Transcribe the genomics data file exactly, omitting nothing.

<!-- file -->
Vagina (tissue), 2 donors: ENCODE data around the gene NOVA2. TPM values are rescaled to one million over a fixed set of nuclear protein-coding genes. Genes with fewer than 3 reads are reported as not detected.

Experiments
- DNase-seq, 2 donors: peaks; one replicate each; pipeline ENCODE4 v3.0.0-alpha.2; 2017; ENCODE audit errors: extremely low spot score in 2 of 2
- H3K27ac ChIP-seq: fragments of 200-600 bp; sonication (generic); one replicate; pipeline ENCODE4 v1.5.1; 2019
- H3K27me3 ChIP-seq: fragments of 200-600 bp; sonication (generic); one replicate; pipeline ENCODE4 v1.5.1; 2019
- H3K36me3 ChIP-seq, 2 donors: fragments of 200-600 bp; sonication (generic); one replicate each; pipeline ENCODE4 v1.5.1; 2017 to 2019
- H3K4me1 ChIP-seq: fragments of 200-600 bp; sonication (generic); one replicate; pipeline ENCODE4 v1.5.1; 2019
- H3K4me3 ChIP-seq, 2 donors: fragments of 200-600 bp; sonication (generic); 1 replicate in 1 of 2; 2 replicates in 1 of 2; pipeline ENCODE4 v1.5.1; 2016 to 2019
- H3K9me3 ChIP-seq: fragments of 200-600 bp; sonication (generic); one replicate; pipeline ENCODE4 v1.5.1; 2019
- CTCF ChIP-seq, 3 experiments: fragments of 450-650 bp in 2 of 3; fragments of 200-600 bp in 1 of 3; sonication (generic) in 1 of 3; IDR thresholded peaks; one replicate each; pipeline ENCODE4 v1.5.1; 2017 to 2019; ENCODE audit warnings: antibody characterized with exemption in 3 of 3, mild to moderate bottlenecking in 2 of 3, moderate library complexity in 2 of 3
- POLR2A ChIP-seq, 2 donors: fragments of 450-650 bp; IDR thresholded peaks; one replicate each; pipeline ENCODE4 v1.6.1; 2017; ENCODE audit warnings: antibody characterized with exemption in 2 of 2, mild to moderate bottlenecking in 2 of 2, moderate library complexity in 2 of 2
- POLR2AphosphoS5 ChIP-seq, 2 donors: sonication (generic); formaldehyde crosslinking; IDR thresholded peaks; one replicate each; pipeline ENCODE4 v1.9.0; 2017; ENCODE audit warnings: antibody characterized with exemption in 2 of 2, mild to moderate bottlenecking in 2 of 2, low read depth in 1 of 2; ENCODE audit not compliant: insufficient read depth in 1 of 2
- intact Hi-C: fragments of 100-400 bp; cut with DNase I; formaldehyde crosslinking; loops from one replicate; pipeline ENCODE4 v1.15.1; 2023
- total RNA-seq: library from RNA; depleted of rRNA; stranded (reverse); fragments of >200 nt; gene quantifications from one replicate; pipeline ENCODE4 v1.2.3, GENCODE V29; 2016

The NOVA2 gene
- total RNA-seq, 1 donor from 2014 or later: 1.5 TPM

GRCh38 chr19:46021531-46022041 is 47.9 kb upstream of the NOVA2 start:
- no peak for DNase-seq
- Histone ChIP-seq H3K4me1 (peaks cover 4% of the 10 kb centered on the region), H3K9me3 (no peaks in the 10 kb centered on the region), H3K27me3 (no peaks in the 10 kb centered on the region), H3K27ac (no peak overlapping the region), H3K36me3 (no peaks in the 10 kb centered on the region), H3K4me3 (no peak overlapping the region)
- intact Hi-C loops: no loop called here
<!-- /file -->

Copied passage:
Vagina (tissue), 2 donors: ENCODE data around the gene NOVA2. TPM values are rescaled to one million over a fixed set of nuclear protein-coding genes. Genes with fewer than 3 reads are reported as not detected.

Experiments
- DNase-seq, 2 donors: peaks; one replicate each; pipeline ENCODE4 v3.0.0-alpha.2; 2017; ENCODE audit errors: extremely low spot score in 2 of 2
- H3K27ac ChIP-seq: fragments of 200-600 bp; sonication (generic); one replicate; pipeline ENCODE4 v1.5.1; 2019
- H3K27me3 ChIP-seq: fragments of 200-600 bp; sonication (generic); one replicate; pipeline ENCODE4 v1.5.1; 2019
- H3K36me3 ChIP-seq, 2 donors: fragments of 200-600 bp; sonication (generic); one replicate each; pipeline ENCODE4 v1.5.1; 2017 to 2019
- H3K4me1 ChIP-seq: fragments of 200-600 bp; sonication (generic); one replicate; pipeline ENCODE4 v1.5.1; 2019
- H3K4me3 ChIP-seq, 2 donors: fragments of 200-600 bp; sonication (generic); 1 replicate in 1 of 2; 2 replicates in 1 of 2; pipeline ENCODE4 v1.5.1; 2016 to 2019
- H3K9me3 ChIP-seq: fragments of 200-600 bp; sonication (generic); one replicate; pipeline ENCODE4 v1.5.1; 2019
- CTCF ChIP-seq, 3 experiments: fragments of 450-650 bp in 2 of 3; fragments of 200-600 bp in 1 of 3; sonication (generic) in 1 of 3; IDR thresholded peaks; one replicate each; pipeline ENCODE4 v1.5.1; 2017 to 2019; ENCODE audit warnings: antibody characterized with exemption in 3 of 3, mild to moderate bottlenecking in 2 of 3, moderate library complexity in 2 of 3
- POLR2A ChIP-seq, 2 donors: fragments of 450-650 bp; IDR thresholded peaks; one replicate each; pipeline ENCODE4 v1.6.1; 2017; ENCODE audit warnings: antibody characterized with exemption in 2 of 2, mild to moderate bottlenecking in 2 of 2, moderate library complexity in 2 of 2
- POLR2AphosphoS5 ChIP-seq, 2 donors: sonication (generic); formaldehyde crosslinking; IDR thresholded peaks; one replicate each; pipeline ENCODE4 v1.9.0; 2017; ENCODE audit warnings: antibody characterized with exemption in 2 of 2, mild to moderate bottlenecking in 2 of 2, low read depth in 1 of 2; ENCODE audit not compliant: insufficient read depth in 1 of 2
- intact Hi-C: fragments of 100-400 bp; cut with DNase I; formaldehyde crosslinking; loops from one replicate; pipeline ENCODE4 v1.15.1; 2023
- total RNA-seq: library from RNA; depleted of rRNA; stranded (reverse); fragments of >200 nt; gene quantifications from one replicate; pipeline ENCODE4 v1.2.3, GENCODE V29; 2016

The NOVA2 gene
- total RNA-seq, 1 donor from 2014 or later: 1.5 TPM

GRCh38 chr19:46021531-46022041 is 47.9 kb upstream of the NOVA2 start:
- no peak for DNase-seq
- Histone ChIP-seq H3K4me1 (peaks cover 4% of the 10 kb centered on the region), H3K9me3 (no peaks in the 10 kb centered on the region), H3K27me3 (no peaks in the 10 kb centered on the region), H3K27ac (no peak overlapping the region), H3K36me3 (no peaks in the 10 kb centered on the region), H3K4me3 (no peak overlapping the region)
- intact Hi-C loops: no loop called here